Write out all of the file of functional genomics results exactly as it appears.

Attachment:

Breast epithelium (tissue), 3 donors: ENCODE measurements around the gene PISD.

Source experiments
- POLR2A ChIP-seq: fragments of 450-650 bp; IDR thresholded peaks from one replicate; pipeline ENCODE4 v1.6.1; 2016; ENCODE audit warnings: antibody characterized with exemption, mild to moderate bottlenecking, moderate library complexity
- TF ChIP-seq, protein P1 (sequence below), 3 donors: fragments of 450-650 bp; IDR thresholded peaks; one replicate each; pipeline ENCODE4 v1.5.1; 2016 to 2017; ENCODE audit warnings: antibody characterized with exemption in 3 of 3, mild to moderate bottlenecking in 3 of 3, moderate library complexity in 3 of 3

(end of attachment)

Breast epithelium (tissue), 3 donors: ENCODE measurements around the gene PISD.

Source experiments
- POLR2A ChIP-seq: fragments of 450-650 bp; IDR thresholded peaks from one replicate; pipeline ENCODE4 v1.6.1; 2016; ENCODE audit warnings: antibody characterized with exemption, mild to moderate bottlenecking, moderate library complexity
- TF ChIP-seq, protein P1 (sequence below), 3 donors: fragments of 450-650 bp; IDR thresholded peaks; one replicate each; pipeline ENCODE4 v1.5.1; 2016 to 2017; ENCODE audit warnings: antibody characterized with exemption in 3 of 3, mild to moderate bottlenecking in 3 of 3, moderate library complexity in 3 of 3